I photographed a gang of boys where I grew up in North London. I only took one negative of that gang standing in the derelict building, but once I showed the observer editor that picture, he asked me to do some more for them. I woke up one Sunday morning and they had published a half-page of those photos, they gave me fifty-pounds. From then, every other week I went and did things for them and then finally the Cyprus civil war came in 1964. I knew the area very well as I was in the Air Force there. I went back to a place called Limassol, and I was the only photographer—there were no other journalists there as they had gone to the other side of the island on a PR trip that day. I drove into the Turkish quarter of Limassol and there was a huge gun battle going on. I zig-zagged through the gun battle, parked my car, and was immediately arrested by the Turkish police and was told that I would need to stay in a police cell for the night for my own safety. In the morning, a bullet struck one of the bars in the cell and I woke up and the battle was in full swing. I ran out with my camera. I had no knowledge covering war, so I was running around like a mad hare.
I went back to England with a roll of film and the Observer published another half-page and offered me a contract: two days a week at fifteen-quid a week. Me and my wife had to rent two rooms in the house I was brought up in, at the top with no toilet. The room I processed my film in was the same room I had a tin bath in which we would fill up with saucers. We had two years of that before we moved out into the suburbs.
When you come back from the unimaginable horror of war, which most people can’t begin to comprehend, what’s the first thing you do?
After that battle in Vietnam, I didn’t take my clothes off for two solid weeks. I had been lying next to bodies. So I went back to the press centre and I had a shower. I took all my clothes off, the whole lot, and threw them in the bin. I had to get rid of the history of those last two weeks. I’m not sure if it was the water of the shower or my eyes, but I think I was weeping. Hotel bedrooms have always been my greatest fear. Because that becomes your cell. That’s where all the memories come out and take the piss out of you—you don’t sleep, you miss home all of a sudden, all kinds of stuff pours out of you. It’s a psychiatrist’s dream, this conversation. It all pours out of you. You’re fighting back your cowardly thoughts. Englishmen don’t cry. If you go to the Middle East, where there have been massacres in villages, they weep unashamedly. Englishmen never show that public grief. So when you’re under that shower and no one’s around you, you do let a few out.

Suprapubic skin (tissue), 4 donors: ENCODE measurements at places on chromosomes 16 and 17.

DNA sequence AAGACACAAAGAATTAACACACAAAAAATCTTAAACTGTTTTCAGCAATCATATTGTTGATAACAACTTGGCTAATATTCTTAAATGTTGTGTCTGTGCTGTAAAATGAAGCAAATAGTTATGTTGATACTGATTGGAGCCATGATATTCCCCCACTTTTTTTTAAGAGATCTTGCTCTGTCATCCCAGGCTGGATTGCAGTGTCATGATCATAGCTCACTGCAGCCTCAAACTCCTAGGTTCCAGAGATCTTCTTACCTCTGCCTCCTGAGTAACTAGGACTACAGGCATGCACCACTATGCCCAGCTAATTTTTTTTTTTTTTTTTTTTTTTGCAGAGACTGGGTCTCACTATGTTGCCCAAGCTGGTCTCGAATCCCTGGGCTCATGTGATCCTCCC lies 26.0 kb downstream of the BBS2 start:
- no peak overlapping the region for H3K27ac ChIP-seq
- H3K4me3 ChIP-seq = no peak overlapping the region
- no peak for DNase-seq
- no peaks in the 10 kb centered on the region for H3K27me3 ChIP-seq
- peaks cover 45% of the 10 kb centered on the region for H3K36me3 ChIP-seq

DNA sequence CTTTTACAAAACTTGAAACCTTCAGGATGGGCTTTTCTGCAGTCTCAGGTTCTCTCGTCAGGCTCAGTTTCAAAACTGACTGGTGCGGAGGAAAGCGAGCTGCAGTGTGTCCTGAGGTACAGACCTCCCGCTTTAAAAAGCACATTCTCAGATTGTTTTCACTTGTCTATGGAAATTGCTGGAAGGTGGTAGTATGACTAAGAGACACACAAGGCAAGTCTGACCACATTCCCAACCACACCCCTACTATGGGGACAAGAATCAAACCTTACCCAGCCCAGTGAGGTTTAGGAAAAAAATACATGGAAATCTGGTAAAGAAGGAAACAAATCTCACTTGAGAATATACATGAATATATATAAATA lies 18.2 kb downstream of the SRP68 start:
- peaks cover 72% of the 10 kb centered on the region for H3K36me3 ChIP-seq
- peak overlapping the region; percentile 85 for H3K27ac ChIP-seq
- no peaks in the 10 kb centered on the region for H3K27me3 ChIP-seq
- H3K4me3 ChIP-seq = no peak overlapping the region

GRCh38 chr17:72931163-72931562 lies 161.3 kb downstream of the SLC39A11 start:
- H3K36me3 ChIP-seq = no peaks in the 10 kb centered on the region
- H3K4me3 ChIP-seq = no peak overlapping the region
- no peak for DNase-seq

At least you’re not a war junkie.
I guess I was one of them in the beginning, until I saw the dying children. Until I understood what I was there for. I wasn’t there for the Hollywood war that I was weaned on.
Hollywood in the war is an interesting subject because there were a lot of brave people who went and gave up their careers, like Duncan Fairbanks Jr. and Clark Gable and David Niven. They came back and still had to make these movies that were kind of silly. It was hard for them.
The film sets that I have worked on [as an advisor], when you see things that aren’t right and you tell the director, “Well that would never happen,” they say “Yeah ok, we’ll sort that out Don…fuck off” under their breaths!
It seems to me that war is completely uncontrolled.
The battle starts and you hear thousands of bullets snapping over your head and you think “Oh fuck. Please God, I promise never to be bad again, please make it stop.” I got into this small village and there were two men lying in a pit—one had had his foot blown off and he’d put a bandage around it, and they were both lying there, flies all over them. I thought “Why am I here?” Looking back, I know why. I wanted to live life on the edge.
But that’s another problem…the guilt of feeling thrilled.